eDiscovery: Tips to Collect, Preserve, and Prepare Your Data

computer and secure lock in the background

Even before your organization faces civil litigation or a criminal investigation, it’s essential to have a records retention policy in place and an understanding of how to perform electronic discovery (eDiscovery) to remain in compliance with legal expectations. During the eDiscovery process, your organization will identify, collect, and exchange electronic evidence during an investigation or legal case. Some common pieces of electronic evidence involved in eDiscovery processes include emails, social media posts, calendars, cell phone data, instant messages, and software.

Since non-compliance with eDiscovery regulations can result in significant legal and financial penalties, organizations must know how to properly collect, preserve, and prepare their data during eDiscovery.

4 Tips to Collect, Preserve, and Prepare Data for eDiscovery

Whether your company is currently facing litigation or simply wants to be prepared for potential litigation, it’s essential your team knows how to correctly preserve, collect, and prepare data for eDiscovery. As you prepare for eDiscovery, review some of the main best practices for eDiscovery below:

If your organization’s data is involved in a legal hold, custodians at your company who are responsible for this electronically stored information (ESI) will need to preserve it for a set period of time. Until the legal hold specifies the data is no longer needed, you must preserve the data to comply with the law. Keep in mind that court orders, adjustments to a government investigation’s scope, party agreements, and changes in technology may cause the legal hold’s terms to change. 

When your data is placed under a legal hold, your IT team must be informed that they should not destroy any applicable ESI or paper documents. If your systems are set up to automatically delete types of data involved in the legal hold, the automatic deletion process should be suspended. Additionally, copies of the data should be stored in secure, centralized locations, such as an endpoint backup solution provider’s cloud.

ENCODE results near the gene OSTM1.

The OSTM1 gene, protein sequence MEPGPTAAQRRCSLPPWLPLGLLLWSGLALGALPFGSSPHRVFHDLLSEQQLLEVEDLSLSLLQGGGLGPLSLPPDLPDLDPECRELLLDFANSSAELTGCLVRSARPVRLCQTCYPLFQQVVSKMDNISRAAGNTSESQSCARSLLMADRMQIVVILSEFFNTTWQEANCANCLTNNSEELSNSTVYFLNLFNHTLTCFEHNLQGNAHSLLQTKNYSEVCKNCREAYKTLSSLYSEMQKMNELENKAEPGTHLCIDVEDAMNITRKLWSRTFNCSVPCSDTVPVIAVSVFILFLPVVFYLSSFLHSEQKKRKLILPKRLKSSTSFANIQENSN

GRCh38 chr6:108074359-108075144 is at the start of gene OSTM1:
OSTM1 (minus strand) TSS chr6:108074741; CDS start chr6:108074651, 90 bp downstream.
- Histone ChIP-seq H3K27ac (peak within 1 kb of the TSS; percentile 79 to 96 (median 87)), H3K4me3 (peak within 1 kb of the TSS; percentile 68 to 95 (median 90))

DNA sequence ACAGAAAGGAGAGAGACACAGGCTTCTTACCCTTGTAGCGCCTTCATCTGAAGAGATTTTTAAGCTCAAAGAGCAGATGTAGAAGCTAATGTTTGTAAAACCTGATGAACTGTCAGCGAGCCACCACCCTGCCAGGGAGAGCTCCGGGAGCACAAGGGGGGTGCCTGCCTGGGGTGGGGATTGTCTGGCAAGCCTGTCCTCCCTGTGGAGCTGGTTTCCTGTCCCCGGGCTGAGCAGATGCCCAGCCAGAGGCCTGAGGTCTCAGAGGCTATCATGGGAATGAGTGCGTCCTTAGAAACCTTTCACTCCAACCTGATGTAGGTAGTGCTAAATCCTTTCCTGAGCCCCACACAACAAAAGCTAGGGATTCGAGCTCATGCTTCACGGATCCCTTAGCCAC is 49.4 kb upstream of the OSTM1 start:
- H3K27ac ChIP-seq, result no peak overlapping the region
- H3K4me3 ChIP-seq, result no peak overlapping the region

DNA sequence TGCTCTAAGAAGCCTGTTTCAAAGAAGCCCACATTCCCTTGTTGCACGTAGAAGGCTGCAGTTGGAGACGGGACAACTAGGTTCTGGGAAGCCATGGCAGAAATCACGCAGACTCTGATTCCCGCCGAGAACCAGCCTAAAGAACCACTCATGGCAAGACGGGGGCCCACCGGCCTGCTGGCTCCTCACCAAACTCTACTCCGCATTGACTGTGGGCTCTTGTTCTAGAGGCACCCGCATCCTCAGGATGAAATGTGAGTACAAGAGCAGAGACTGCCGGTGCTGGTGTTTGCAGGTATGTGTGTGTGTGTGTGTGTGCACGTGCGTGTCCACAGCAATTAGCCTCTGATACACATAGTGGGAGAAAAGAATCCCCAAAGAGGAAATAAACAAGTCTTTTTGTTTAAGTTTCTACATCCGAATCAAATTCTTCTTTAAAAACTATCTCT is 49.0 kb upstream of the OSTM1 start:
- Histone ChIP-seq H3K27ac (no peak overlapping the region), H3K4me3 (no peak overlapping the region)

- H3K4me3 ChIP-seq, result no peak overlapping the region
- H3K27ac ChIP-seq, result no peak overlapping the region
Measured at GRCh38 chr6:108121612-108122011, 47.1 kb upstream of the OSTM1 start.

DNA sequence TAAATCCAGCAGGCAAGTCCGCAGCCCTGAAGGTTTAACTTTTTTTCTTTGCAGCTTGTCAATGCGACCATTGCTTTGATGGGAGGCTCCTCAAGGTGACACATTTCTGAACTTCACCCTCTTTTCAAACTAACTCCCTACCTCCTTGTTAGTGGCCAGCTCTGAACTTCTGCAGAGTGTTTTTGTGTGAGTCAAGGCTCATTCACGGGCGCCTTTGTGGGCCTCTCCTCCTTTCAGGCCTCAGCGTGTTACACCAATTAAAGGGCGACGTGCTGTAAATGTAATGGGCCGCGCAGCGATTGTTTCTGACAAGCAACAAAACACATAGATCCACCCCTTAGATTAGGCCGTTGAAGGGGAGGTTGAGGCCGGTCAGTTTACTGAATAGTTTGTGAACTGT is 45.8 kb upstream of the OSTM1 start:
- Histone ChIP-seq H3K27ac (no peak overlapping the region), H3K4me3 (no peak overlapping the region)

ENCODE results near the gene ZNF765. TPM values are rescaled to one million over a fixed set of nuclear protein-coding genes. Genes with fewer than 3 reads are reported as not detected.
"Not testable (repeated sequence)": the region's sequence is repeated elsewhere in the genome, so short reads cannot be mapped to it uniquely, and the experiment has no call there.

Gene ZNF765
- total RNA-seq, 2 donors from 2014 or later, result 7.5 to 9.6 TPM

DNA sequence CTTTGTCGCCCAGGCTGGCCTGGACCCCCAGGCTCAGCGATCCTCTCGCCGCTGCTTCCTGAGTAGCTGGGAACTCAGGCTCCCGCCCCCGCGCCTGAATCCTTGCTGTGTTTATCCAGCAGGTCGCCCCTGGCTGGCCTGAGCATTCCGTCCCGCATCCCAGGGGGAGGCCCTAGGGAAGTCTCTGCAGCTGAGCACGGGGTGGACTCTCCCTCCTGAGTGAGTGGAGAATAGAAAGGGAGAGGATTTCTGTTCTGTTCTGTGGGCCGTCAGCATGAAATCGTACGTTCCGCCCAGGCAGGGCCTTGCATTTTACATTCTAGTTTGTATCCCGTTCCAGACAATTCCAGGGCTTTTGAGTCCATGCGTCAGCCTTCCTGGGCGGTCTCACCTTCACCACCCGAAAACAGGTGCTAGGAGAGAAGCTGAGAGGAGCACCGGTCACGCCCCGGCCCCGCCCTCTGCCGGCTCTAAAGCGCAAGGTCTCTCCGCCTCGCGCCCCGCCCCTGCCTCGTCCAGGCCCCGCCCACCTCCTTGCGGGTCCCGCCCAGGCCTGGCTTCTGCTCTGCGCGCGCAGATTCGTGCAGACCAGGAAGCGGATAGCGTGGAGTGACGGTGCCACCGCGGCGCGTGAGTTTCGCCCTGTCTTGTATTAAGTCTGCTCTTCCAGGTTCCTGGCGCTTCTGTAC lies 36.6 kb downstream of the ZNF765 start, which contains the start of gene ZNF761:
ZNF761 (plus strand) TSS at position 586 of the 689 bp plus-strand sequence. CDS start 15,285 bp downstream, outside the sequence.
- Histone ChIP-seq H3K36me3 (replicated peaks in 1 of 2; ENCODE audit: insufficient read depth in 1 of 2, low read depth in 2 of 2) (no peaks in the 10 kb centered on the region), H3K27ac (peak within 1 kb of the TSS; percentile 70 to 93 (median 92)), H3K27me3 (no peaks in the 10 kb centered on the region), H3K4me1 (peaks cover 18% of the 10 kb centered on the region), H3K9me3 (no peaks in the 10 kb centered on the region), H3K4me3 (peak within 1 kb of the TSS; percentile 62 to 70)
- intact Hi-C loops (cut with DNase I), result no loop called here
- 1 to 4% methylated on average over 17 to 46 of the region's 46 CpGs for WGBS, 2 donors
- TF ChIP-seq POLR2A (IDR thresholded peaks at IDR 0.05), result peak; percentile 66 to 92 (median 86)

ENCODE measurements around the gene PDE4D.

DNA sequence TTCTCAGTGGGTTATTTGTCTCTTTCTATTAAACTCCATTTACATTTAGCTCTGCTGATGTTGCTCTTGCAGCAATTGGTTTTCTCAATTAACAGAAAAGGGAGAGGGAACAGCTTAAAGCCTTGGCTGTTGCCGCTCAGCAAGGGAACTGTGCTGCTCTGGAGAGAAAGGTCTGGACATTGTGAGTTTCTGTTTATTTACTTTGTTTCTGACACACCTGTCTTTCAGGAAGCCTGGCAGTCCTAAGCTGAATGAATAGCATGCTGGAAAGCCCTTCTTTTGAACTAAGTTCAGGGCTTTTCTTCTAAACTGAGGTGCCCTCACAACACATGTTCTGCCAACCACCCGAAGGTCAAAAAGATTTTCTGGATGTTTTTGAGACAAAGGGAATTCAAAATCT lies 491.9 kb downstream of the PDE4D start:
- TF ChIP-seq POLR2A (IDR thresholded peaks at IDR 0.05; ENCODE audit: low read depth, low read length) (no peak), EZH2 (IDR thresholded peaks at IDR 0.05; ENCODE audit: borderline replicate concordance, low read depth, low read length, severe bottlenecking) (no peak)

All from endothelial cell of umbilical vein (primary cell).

You’ll also want to keep a record of communications to those responsible for preserving the data and a master list with the preserved data. If you don’t already have a data map, it’s best practice to create one. A comprehensive data map will include information about the type, location, and owner of relevant ESI in your organization. Doing so will allow your team to collect applicable data faster and ensure the owners of ESI included in the eDiscovery process know the data should be preserved and not deleted.

2. Collect the Data in a Transparent Manner

After you’ve mapped the data and ensured it will be properly preserved, you’ll need to collect it before you send it to any relevant parties. Since ESI and other related metadata need to be efficient, targeted, justified, and proportionate, you’ll need to document the entire collection process to protect yourself from claims you’re cutting corners or not properly collecting data. 

As a result, part of the collection process should involve applying hashing to original or copied data. This hashing helps validate the data’s integrity, allowing people to check that copied and original data match through the data’s identifiers. Comparing hash values can also help you determine if you need to collect additional information due to results that show incomplete, incorrect, or missing data.

3. Prepare the Data and Securely Deliver It to the Requestor